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Thirty Years Ago
Some people say that the only other thing a lobster fisherman does besides fish is drink. This image of the hard-drinking, hard-working, hardheaded fisherman is traditional, and it might even be true. At any rate, it’s true often enough that one has to wonder whether or not it is the fisherman who is attracted to drink, or the drunkard who is attracted to fishing.
“SWEET, WET, UGLY, AND TOUGH,” Steve Sorensen, November 29, 1979

Twenty-Five Years Ago
Jan Hunter, chief organizer of the project for the Parents and Teachers Organization, says that the idea for a blood list came about last year when a Rancho Santa Fe resident was preparing to undergo open-heart surgery. Neither his doctor nor his family wanted him to receive blood from the San Diego Blood Bank, “So last spring we made the decision to come up with a list. That family was worried about communicable diseases [specifically AIDS].”
CITY LIGHTS: “RANCHO BLOOD,” Abe Opincar, November 29, 1984

Twenty Years Ago
Dear Matthew Alice:
If you’re in a falling elevator, and just before it hits you were to jump in the air, would you be fine?
B.C., La Mesa

Fine isn’t the adjective that pops into my mind. Try fractured. Flattened. Finished. The big problem with your plummeting-elevator scenario is that you’re not some passive bystander to the proceedings. You’re falling at the same rate the box is. Assuming you’re an average human bean, you can’t possibly jump fast enough to counteract your fall rate.
STRAIGHT FROM THE HIP, Matthew Alice, November 30, 1989

Fifteen Years Ago
Rusty Preisendorfer has been well-known in the surf industry for 20 years, and for the last 10 years he has been one of its dominant figures. Not because he’s such a great surfer, but because he designs and builds the wave tools that have allowed the best surfers in the world to push the sport to today’s almost absurd levels of performance.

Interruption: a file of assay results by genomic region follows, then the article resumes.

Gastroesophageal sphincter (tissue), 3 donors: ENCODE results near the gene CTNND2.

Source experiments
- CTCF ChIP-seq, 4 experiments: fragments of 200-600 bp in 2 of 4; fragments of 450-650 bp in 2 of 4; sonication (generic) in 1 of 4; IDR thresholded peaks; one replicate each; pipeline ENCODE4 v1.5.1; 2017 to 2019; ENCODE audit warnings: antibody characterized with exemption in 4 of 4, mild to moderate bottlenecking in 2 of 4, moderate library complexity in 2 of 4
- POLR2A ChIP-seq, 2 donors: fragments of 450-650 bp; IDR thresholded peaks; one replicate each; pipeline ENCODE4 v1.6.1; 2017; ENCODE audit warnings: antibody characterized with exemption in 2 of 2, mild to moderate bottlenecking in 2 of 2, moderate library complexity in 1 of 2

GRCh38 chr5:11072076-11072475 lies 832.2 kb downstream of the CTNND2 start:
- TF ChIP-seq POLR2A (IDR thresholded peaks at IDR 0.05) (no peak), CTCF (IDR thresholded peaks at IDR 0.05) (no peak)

“I always loved being in the ocean,” he says, “but at first I just bodysurfed. Then one day a copy of Surfer magazine happened to catch my eye at La Jolla Shores Market. On the cover was a beautiful picture of Dickie Moon surfing at Blacks Beach. I bought the magazine and studied that picture over and over, saying to myself, ‘I know that place! It’s just up the beach!’ I figured if I lived in a place famous enough to be on the cover of a surf magazine, I’d better learn how to surf.”
“A SHIRT FOR A SURF HERO,” Steve Sorensen, November 23, 1994

Ten Years Ago
Jennifer at San Diego Zoo’s media relations office adopted a strident tone. “Well if you can’t tell me exactly what Mr. Sedaris will be writing — I mean if you can’t give me a clear idea of exactly what he’s going to do, then I’m afraid we can’t help you.”

I’d explained to Jennifer that Mr. Sedaris, David Sedaris, was a well-known humorist, a New York Times best-selling author. I’d explained that he was coming to town to lecture at UCSD and that he wanted to interview someone at the zoo who worked with monkeys. “What exactly does he want to write about monkeys?” Jennifer was getting testy.
CITY LIGHTS: “COMEDIAN IN THE MIST,” Abe Opincar, November 24, 1999

Five Years Ago
Colombia was the world’s foremost vehicle-armoring country about ten years ago when Mexico rose to prominence in the field.

The Cano family opened this office [in Tijuana] two years ago. They marketed the idea and put together a list of customers until about five months ago, when they began armoring vehicles for wealthy tijuanenses.
CITY LIGHTS: “THEY TRIED TO CUT THE ROOF WITH AN AX,” Ernie Grimm, November 24, 2004

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